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now a "washington post" columnist. and john heilemann, national affairs analyst, co-host of "the circus" on showtime and editor in chief of "the recount." good evening and welcome to two friends of this broadcast. donna, is it enough, and in your view what doesn't it do? >> well, it's enough for now. i mean, i think one of the things that governor cuomo pointed out is that there is still not enough relief, and we've heard this from my governor, governor hogan as well. there is still not enough relief for states to deal with the contact tracing that they're going to have to ramp up with the increased testing and with the recovery of their states' economies. and so i think that this is an important package for now, and i agree with chuck schumer that democrats, you know, holding their ground and negotiating resulted in a much stronger piece of legislation this go-round for the needs that are out there, especially for small businesses.
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but i don't think this is the end, brian. i mean, you know, we're in a long haul here, both to recover the economy and also to get a handle on this testing, especially for what we might see as a larger second wave as we move forward. and so this is a good next step, but there's going to be another step. >> john heilemann, i thought of you when i read that wisconsin has traced seven cases of coronavirus back to in-person voting during their primary. with opinion polls in this country running basically 70-30 in favor of the ability to vote by mail, what are the chances we'll see it not just this upcoming presidential election but in our adult lifetimes, and what are the politics of it? >> well, brian, you know, there's already millions of people who vote by mail. there were, i believe, 50
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million ballots cast by mail in the 2016 presidential election, which is one of the many reasons that donald trump's opposition to it, his full-throated claim that essentially all voting by mail is inherently suspect and fraudulent -- that's one reason why it's absurd. we already have millions of people who do it. another reason of course it's absurd is the fact he himself did it in 2018, voted absentee and voted by mail in the state of florida. you know, the reality is that there is in this bill -- donna was talking about -- you guys were just talking about what's not in this bill. what's not in this bill, the most recent bill that just got passed by the senate, is not any money, any additional money on top of the original $300 million or $400 million they had in the last bill to work towards a greater -- an expansion of vote by mail to the states that don't have it. there's a widespread consensus among democrats that there needs to be more vote by mail, that the states that don't have it now should have it, and that they should have no excuse absentee balloting in those states. there's a widespread opposition to it by republicans led by the president.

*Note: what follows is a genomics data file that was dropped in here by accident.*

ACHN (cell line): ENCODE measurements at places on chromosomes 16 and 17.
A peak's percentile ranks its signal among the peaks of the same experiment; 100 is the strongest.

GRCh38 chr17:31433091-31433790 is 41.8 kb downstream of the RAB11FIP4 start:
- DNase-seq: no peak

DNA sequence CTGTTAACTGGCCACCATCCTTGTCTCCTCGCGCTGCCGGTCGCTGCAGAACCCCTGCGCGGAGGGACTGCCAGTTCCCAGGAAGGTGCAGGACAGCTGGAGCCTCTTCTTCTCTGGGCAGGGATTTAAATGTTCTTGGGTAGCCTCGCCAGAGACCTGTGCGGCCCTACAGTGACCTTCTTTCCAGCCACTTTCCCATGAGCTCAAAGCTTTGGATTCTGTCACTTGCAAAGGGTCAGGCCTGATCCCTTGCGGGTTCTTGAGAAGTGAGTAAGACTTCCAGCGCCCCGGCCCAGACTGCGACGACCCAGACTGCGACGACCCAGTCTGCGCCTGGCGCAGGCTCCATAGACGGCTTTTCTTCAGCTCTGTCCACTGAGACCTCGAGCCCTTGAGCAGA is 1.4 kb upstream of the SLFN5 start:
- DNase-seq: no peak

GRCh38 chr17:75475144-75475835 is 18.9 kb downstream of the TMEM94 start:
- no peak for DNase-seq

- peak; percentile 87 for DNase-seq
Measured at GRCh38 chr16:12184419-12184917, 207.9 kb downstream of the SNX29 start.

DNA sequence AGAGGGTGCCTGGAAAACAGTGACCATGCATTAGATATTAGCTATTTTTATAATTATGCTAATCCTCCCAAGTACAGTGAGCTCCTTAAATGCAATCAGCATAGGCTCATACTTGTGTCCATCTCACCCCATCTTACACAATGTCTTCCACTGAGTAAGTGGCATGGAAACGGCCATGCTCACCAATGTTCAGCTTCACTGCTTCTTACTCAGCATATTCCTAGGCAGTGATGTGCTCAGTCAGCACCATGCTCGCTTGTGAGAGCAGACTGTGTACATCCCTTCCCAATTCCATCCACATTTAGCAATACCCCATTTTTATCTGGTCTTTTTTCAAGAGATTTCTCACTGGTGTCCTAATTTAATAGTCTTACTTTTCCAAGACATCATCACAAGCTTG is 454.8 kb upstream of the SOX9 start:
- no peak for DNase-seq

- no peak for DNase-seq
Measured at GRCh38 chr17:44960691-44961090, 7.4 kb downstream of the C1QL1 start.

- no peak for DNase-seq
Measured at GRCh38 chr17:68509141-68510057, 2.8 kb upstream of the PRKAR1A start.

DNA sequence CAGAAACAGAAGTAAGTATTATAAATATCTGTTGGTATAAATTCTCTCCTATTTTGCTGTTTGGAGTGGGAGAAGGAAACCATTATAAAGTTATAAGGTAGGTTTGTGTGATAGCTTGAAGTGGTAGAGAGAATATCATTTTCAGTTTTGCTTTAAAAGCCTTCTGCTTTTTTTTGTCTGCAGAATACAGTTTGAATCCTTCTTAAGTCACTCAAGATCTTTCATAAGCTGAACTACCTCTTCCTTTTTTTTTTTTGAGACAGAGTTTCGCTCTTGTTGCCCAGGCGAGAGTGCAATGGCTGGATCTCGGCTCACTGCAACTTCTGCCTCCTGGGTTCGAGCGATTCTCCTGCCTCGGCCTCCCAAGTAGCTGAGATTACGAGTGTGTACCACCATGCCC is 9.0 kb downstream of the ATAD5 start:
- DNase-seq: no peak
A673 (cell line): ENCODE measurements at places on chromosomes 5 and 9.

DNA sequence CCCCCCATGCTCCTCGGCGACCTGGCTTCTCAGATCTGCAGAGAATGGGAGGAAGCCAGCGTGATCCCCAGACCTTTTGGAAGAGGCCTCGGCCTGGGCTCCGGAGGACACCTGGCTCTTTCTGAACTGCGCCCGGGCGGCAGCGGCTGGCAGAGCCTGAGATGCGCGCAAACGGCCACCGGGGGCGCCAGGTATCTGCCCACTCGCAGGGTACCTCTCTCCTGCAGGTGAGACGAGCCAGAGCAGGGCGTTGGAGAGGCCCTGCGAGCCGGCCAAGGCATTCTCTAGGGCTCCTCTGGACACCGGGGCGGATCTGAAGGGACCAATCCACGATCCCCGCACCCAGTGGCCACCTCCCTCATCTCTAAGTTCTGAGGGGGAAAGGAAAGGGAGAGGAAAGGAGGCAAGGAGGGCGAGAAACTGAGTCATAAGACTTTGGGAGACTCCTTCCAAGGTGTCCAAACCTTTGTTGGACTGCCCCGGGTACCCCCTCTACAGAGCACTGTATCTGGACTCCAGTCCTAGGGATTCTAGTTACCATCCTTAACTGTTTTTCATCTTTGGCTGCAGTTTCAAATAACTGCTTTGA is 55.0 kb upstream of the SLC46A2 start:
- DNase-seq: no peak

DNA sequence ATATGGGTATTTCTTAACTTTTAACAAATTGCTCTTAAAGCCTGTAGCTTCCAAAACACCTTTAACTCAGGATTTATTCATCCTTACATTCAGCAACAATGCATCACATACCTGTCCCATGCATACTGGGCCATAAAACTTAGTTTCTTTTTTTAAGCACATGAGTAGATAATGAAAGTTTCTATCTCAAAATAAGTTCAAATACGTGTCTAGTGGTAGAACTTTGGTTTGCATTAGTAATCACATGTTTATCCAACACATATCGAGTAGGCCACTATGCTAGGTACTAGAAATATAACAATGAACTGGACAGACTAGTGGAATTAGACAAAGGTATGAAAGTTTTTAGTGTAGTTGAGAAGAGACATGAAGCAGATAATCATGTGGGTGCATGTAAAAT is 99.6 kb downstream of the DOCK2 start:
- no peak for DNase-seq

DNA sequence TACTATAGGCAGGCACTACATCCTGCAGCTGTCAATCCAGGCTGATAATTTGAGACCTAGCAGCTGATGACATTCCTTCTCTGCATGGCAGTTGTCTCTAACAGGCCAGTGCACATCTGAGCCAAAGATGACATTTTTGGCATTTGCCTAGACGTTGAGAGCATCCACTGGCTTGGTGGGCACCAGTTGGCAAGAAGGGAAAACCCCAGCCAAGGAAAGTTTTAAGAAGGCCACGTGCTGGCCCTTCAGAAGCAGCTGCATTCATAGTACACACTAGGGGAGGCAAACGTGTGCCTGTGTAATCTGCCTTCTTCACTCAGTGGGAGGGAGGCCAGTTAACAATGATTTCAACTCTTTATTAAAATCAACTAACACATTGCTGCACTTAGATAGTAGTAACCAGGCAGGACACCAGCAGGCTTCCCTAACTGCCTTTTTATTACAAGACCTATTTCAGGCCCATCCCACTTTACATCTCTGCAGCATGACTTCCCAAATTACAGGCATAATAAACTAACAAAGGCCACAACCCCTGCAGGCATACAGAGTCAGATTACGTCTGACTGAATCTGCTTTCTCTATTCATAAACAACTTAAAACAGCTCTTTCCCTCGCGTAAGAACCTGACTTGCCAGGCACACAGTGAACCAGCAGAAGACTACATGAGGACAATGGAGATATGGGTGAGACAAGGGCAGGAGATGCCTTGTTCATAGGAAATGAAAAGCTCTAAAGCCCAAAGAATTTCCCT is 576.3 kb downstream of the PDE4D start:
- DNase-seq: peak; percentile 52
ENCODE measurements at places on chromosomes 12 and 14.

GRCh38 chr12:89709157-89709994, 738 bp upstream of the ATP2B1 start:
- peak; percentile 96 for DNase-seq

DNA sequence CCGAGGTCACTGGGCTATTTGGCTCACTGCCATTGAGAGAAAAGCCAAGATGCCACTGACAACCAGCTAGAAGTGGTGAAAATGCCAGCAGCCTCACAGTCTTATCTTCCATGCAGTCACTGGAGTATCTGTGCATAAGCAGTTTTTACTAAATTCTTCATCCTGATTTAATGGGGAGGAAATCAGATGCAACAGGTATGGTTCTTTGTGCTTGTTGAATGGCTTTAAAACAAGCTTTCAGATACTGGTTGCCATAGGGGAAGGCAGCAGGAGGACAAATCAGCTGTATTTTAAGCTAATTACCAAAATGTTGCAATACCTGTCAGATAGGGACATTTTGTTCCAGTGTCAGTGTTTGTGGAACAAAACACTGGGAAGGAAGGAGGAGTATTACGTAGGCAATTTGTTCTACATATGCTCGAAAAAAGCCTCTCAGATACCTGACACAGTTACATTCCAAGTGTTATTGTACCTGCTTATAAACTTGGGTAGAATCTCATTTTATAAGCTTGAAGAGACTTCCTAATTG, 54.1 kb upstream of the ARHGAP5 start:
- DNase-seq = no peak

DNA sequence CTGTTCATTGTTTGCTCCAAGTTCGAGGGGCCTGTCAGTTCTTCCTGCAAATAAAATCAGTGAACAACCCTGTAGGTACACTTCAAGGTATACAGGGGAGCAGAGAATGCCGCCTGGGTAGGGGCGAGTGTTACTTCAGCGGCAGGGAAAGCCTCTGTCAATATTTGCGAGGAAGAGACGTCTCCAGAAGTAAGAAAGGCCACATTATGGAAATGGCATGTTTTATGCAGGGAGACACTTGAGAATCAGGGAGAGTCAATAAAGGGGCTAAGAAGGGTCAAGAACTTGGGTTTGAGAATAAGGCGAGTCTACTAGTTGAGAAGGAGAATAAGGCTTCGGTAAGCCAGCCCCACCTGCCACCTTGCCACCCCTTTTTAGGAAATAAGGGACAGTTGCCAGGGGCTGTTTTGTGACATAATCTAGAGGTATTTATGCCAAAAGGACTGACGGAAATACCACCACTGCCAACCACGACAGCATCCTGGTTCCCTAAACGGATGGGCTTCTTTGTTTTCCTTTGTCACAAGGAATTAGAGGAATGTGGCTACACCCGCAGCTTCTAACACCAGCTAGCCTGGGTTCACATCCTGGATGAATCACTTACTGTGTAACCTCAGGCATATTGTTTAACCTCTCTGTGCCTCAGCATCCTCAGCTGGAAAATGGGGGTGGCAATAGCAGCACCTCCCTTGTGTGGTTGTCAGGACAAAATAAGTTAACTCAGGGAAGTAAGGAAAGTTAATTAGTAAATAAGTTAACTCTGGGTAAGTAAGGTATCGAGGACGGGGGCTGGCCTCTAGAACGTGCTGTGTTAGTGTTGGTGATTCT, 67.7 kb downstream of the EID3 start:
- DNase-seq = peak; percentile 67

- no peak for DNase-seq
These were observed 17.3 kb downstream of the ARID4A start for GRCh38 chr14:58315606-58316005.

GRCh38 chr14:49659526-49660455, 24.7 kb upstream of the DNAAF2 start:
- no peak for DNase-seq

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it's going to require more money if it's going to be happen, and it's going to be a giant fight, i think, over the course of the next few months. when we come back for the next stage of this bill, democrats are going to be looking for that money. president trump is going to fight it really hard. whether we get what we need, there will be more vote by mail this november than there has been in the past. whether there will be enough, especially in the face if there's a second wave of this virus in the fall, whether there will be enough, that is a much more difficult question to answer and makes it a much more dubious prospect, i think, given the republican opposition to it. >> the very thought of it is chilling indeed. our guests have both agreed to stay with us. we'll continue our conversation. coming up, they're both new yorkers in positions of power, and the similarities between the two guys just might end there.